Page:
For properly handling object copying, the rule of thumb is the Rule of Three. With C++11, move semantics are a thing, so instead it's the Rule of Five. However, in discussions around here and on the internet, I've also seen references to the Rule of Four (and a half), which is a combination of the Rule of Five and the copy-and-swap idiom.

So what exactly is the Rule of Four (and a half)? Which functions need to be implemented, and what should each function's body look like? Which function is the half? Are there any disadvantages or warnings for this approach, compared to the Rule of Five?

Here's a reference implementation that resembles my current code. If this is incorrect, what would a correct implementation look like?

#include <utility>

// "Handle management" functions. These would be defined in an external library.
typedef int* handle;
#define NO_HANDLE nullptr
extern handle get_handle(int value);
extern handle copy_handle(handle h);
extern void free_handle(handle h);

// This class automatically obtains a handle, and then frees it when the object
// leaves scope.
class AutoHandle {
    //We must have a default constructor so we can swap during copy construction.
    //It need not be useful, but it should be swappable and deconstructable.
    //It can be private, if it's not truly a valid state for the object.
    AutoHandle() : resource(NO_HANDLE) {}
    //Normal constructor, acquire resource
    AutoHandle(int value) : resource(get_handle(value)) {}
    //Copy constructor
    AutoHandle(AutoHandle const& other) {
        resource = copy_handle(other.resource);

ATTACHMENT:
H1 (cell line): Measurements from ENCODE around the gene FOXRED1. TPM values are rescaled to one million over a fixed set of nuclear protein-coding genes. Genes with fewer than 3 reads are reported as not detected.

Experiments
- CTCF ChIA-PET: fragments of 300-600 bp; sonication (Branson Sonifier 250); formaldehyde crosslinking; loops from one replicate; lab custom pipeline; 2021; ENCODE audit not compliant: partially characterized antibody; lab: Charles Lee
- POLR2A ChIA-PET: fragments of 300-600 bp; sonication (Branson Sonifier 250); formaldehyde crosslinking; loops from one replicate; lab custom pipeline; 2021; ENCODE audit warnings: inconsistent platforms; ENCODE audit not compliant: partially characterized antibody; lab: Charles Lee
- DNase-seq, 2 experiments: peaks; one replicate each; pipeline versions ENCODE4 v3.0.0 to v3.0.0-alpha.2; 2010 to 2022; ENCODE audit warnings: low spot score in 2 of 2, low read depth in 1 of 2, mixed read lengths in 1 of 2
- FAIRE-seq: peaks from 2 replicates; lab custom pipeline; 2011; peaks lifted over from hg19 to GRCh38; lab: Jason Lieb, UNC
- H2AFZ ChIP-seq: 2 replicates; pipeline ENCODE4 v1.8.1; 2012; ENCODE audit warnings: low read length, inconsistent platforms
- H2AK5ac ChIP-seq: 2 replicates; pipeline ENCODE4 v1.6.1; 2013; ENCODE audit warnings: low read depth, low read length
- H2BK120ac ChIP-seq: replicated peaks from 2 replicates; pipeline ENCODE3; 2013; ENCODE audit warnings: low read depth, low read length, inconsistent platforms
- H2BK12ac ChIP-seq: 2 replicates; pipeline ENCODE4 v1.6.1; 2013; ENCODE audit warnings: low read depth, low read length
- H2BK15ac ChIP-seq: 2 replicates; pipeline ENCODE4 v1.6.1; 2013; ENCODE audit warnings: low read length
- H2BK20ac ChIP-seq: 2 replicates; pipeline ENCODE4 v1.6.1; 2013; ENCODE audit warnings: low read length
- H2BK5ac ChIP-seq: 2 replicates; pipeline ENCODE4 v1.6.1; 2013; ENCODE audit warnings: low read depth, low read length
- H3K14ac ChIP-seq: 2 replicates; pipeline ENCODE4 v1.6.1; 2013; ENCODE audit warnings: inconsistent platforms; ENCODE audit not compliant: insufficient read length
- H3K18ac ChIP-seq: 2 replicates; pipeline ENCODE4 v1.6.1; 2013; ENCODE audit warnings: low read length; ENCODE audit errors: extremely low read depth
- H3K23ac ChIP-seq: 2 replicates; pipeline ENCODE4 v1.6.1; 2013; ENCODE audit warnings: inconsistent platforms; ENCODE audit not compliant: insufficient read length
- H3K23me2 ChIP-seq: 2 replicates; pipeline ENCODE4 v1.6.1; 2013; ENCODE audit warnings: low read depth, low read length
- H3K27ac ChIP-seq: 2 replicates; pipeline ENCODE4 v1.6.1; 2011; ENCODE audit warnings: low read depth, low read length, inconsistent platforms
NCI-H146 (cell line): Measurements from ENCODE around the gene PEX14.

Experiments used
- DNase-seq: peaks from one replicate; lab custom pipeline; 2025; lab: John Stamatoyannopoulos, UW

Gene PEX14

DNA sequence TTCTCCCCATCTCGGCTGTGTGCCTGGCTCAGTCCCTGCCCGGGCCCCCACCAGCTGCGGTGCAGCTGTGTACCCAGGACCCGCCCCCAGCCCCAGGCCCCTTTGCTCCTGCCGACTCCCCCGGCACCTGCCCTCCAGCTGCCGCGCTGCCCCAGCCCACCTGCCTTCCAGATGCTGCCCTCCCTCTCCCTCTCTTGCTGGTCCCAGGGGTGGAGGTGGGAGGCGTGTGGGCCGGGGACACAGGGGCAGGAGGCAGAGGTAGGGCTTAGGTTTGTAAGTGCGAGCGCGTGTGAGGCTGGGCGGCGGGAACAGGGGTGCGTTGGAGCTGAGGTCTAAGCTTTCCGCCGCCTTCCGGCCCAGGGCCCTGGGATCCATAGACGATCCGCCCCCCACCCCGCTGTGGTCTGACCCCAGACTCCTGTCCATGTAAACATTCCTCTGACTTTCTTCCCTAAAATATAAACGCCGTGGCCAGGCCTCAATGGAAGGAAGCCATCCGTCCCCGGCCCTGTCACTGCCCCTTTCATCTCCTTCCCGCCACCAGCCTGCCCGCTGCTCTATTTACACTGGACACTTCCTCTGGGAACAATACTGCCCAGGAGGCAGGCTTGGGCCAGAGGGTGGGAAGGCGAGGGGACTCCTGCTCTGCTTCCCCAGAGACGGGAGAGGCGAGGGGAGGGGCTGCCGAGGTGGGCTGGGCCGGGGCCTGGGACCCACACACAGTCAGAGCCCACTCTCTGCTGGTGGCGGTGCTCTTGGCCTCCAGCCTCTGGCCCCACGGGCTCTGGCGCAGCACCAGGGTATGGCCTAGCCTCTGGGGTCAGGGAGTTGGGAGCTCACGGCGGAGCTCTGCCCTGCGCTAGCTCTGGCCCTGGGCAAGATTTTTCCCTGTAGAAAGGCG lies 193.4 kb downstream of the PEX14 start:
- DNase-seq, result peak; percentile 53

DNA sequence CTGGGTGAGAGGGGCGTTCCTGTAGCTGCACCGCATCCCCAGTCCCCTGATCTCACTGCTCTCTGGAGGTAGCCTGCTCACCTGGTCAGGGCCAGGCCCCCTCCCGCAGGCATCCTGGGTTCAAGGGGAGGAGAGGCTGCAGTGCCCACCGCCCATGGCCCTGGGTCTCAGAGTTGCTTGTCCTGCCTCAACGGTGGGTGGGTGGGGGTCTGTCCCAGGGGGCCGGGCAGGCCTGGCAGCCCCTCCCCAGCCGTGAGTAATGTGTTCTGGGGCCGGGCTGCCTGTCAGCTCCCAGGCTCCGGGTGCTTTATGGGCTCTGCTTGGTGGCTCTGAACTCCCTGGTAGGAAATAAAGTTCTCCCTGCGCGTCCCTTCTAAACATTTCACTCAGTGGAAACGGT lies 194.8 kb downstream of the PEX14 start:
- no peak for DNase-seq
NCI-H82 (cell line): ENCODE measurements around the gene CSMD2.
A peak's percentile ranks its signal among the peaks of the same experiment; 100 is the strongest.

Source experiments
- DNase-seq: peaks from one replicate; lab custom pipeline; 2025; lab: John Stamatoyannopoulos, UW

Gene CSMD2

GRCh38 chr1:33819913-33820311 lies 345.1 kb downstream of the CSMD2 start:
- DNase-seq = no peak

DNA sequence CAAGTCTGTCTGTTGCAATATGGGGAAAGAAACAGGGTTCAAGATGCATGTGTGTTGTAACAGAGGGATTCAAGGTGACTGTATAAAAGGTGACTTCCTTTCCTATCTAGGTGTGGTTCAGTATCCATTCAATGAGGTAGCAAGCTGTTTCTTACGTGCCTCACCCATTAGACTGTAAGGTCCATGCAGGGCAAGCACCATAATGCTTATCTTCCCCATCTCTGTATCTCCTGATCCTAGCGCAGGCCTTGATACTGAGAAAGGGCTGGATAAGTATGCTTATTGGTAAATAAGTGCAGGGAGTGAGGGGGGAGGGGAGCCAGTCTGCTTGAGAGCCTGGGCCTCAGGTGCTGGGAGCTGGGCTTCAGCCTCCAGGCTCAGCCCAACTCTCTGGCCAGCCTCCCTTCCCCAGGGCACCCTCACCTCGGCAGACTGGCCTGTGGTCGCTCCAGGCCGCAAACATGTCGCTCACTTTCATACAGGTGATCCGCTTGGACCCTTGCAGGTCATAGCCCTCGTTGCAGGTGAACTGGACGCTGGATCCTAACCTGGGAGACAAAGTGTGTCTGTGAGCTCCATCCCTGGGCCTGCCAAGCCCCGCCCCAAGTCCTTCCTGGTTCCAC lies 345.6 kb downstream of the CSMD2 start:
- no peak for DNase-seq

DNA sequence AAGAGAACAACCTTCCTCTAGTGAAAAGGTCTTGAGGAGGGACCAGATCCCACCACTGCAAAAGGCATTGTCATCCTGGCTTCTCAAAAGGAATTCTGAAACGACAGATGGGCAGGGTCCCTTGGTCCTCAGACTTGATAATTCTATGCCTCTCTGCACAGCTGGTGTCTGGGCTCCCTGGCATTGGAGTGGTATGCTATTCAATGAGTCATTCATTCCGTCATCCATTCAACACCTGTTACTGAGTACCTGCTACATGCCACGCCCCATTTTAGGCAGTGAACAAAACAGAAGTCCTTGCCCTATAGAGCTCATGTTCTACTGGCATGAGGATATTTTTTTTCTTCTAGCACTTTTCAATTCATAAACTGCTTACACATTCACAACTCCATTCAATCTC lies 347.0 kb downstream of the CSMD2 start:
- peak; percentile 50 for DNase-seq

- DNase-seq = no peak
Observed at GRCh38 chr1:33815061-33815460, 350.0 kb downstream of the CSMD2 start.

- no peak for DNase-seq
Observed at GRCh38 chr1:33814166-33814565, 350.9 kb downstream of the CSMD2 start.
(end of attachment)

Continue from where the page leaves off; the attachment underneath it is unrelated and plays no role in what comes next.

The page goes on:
//Move constructor
    //Delegates to default constructor to put us in safe state.
    AutoHandle(AutoHandle&& other) : AutoHandle() {
    AutoHandle& operator=(AutoHandle other) {
        return *this;
    ~AutoHandle() {
        //Free the resource here.
        //We must handle the default state that can appear from the copy ctor.
        if (resource != NO_HANDLE)
    void swap(AutoHandle& other) {
        using std::swap;
        //Swap the resource between instances here.
        swap(resource, other.resource);
    //Swap for ADL
    friend void swap(AutoHandle& left, AutoHandle& right) {
    handle resource;
  • 2
    The if in if (resource != nullptr) delete resource; is not needed.
    – alain
    Commented Aug 18, 2017 at 10:21
  • 2
    As you shouldn't use raw, owning pointers, there is rarely the need to write your own destructor. Quite frankly: I no longer in believe in either rule of 0, 3,4,5,6. I try to write my classes in a way that I only have to write as few special member functions as possible.
    – MikeMB
    Commented Aug 18, 2017 at 10:50
  • 2
    @MikeMB that's the rule of 0
    – Caleth
    Commented Aug 18, 2017 at 10:55
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    @jpfx1342: Sorry if that wasn't clear. My comment was meant as an answer to the question of what the rule of 4 and a half is (sometime you need the dtor -> 5 and sometimes you don't -> 4). As that only answers part of a question I didn't make it an answer.
    – MikeMB
    Commented Aug 18, 2017 at 11:04
  • 1
    As with most toy examples it is hard to draw any general conclusions. For example, why would anyone store an int* and then want deep copies? Having a "useless" default constructor seems like not the best idea, especially if it is just used in an odd move constructor - which will construct yet another object inside std::swap. Doesn't seem like an obvious speed optimization which the move constructor ought to be. Also the assignment operator possibly calling std::swap seems to be recursive when swap move assigns the objects...
    – Bo Persson
    Commented Aug 18, 2017 at 11:09

3 Answers 3


So what exactly is the Rule of Four (and a half)?

“The Rule of The Big Four (and a half)" states that if you implement one of

  • The copy constructor